Having a process for the front end of innovation is necessary but not sufficient. It also requires proper levels of funding, and a governance structure to support it. In this article, we'll look at how these aspects tie together, and how your company can support your full innovation lifecycle.
While there's a great deal of speculation concerning the potential impact of Brexit, there's very little clarity about how leaving the EU will influence specific firms and marketplaces.
As competitive gaming raises in popularity, streaming services are being flooded by gamers. When the world's most iconic gaming tournaments go live, viewers from around the globe travel to arenas and tune into streaming services so they can watch their favorite gamers battle for eternal glory and riches.
In the context of business management and economics, innovation has mainly been considered as a source of profit and growth. But innovation can also have a transformative role and recently more and more innovators and entrepreneurs are not only considering the financial returns of their projects, but also the societal impacts that they might bring with them.
Everyone seems to agree that innovation is a risky business: it involves a lot of experimentation, which often ends up in failure. High tolerance for failure therefore can be considered as a major prerequisite for any successful innovation program.
Here’s a spoiler: 90% of all startups fail. The 10% that make it have one thing in common - they all are bringing in innovation through sustainability. These startups are all about evolving by providing faster results with less wastage. It’s a never ending process of innovating for the present and future generations.
Over recent years we have been tracking how companies identified as leading innovators subsequently perform in terms of growth in shareholder value. Linking innovation efficiency to out-performance against all major indices has proven the relationship that many across industry believe in and hope for: innovation pays. The latest round of analysis has just been completed and shows even greater performance than before.
If you’re reading this, then you probably know the feeling - You’ve reached a certain point in your company’s growth where everything is looking good: you have the right people, the right product, and everyone is happy. Then, you realize that this comfort isn’t going to last forever. Scaling up is a scary step, because it’s easy to be too ambitious and undermine the progress you’ve already made.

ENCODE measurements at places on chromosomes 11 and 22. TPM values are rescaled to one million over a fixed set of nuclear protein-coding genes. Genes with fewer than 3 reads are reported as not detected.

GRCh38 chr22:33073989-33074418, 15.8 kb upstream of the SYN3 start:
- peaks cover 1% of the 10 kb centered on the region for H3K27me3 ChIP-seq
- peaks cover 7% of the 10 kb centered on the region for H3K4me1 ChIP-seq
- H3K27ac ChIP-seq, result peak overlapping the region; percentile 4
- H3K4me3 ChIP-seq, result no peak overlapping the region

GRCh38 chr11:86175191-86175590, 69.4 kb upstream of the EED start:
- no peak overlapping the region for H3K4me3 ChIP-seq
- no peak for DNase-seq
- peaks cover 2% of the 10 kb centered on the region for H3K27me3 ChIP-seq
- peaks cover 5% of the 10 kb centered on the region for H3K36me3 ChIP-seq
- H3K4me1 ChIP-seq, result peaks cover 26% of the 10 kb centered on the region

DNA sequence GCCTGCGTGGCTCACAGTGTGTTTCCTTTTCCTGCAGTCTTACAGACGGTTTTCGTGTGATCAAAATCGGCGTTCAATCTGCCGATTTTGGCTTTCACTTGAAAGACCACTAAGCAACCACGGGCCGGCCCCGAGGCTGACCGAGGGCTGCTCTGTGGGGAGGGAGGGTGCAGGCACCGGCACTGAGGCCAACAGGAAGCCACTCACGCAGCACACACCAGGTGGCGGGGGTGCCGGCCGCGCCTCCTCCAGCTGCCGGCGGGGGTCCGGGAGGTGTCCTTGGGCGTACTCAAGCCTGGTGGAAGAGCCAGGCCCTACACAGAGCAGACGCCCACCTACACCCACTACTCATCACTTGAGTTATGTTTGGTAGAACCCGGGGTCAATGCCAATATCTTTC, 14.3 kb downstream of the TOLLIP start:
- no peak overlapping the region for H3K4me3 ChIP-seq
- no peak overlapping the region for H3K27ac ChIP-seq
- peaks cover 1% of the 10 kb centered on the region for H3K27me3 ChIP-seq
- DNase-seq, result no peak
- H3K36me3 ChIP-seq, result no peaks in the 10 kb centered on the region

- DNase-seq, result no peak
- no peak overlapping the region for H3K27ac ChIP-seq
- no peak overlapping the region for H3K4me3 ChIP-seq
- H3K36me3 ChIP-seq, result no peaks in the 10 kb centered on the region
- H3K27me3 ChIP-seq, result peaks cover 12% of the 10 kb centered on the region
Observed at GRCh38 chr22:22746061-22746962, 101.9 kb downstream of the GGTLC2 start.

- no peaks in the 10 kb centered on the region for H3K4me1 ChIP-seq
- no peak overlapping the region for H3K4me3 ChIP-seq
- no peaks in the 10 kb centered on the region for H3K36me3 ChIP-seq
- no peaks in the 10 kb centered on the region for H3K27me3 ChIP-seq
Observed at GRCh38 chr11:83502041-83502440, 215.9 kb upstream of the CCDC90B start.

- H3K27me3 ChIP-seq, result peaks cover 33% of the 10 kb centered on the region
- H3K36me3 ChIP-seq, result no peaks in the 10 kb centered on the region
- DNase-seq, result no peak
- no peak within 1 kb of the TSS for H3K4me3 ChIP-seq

Everyone knows about ROI, as in “return on investment.” But for evaluating the success of an experiential brand event or marketing campaign, businesses should take an equally close look at ROI, as in “return on innovation.”
Innovation is at the top of the Management Agenda for many companies. For excellence in innovation, companies have to master the chain of activities from discovering valuable insight into unmet customer needs to successful market adoption. However, despite large and growing investments into innovation, results remain disappointing. We call this the “corporate innovation problem”. In this 3-part article series we dig deeper into this problem and find that there are actually two root causes for it. We focus on one of the root causes – the “system problem” – and work out six levers of improvement. Acting on these levers offers a solution to the corporate innovation problem and ultimately increases innovation performance.
Are private companies more innovative than public companies? What happens to an innovative start-up which goes public? Will the same team of people who were so agile and entrepreneurial in the start-up become even more innovative once they have some capital and recognition behind them? Apparently not.
The state of the global innovation economy is alive and well, according to a recent survey report featuring organisations actively developing and implementing new technologies and solutions across a range of industries.
You can’t go an entire commercial break during the World Cup or a State of the Union address without hearing the word innovation pop up at least once or twice. Companies have added innovation to their company values and mission statements in accelerating numbers.
A gated product development process is often implemented by organizations to assist in scrutinizing projects throughout their lifecycle to ensure only the fittest survive. Unfortunately, many of the checks and balances lack the teeth required to kill doomed projects before they squander resources. How can a TV show provide valuable insight into your gate meetings? Stay tuned to learn more.
Though companies invest into innovation they like results less and less. There seems to be a glass ceiling for driving innovation, which neither new tools and processes nor innovation consultants seem to crack. It is time to face the elephant in the room: company culture and its impact on innovation performance. Top management needs to learn deal with it. Then company culture will become a driver of innovation rather than getting in the way.